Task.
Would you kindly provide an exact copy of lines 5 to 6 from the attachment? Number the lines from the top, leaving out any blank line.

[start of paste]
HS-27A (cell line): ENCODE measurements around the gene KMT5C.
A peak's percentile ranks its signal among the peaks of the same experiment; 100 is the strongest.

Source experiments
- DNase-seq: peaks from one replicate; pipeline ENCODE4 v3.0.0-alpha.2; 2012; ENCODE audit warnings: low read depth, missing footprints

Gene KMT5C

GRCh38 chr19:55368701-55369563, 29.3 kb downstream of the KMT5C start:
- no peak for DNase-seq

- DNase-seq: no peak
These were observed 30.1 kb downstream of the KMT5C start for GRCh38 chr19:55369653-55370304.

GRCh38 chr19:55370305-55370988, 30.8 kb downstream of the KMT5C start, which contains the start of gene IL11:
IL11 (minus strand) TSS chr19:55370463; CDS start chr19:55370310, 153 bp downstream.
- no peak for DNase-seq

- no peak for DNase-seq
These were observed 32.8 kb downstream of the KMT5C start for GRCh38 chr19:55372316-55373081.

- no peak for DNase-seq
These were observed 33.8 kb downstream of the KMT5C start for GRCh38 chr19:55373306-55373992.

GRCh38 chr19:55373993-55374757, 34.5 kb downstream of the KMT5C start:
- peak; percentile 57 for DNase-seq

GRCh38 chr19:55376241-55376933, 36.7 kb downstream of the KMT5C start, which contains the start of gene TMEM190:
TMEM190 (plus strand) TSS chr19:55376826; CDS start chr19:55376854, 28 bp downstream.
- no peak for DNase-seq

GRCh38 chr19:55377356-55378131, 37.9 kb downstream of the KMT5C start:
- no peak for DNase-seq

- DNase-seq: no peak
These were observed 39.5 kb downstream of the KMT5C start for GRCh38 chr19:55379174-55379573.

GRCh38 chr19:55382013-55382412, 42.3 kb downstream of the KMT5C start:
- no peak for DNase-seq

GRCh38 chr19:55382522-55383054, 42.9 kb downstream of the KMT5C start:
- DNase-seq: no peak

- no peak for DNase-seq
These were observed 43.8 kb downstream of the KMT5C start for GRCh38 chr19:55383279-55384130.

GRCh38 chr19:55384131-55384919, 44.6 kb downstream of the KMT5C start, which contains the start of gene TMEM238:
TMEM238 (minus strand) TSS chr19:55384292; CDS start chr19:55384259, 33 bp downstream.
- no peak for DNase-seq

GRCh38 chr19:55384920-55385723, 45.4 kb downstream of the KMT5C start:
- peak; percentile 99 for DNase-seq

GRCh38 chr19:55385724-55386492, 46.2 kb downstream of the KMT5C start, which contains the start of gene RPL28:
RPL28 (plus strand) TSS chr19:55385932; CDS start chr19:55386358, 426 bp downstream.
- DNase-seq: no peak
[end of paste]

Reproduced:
Gene KMT5C

GRCh38 chr19:55368701-55369563, 29.3 kb downstream of the KMT5C start: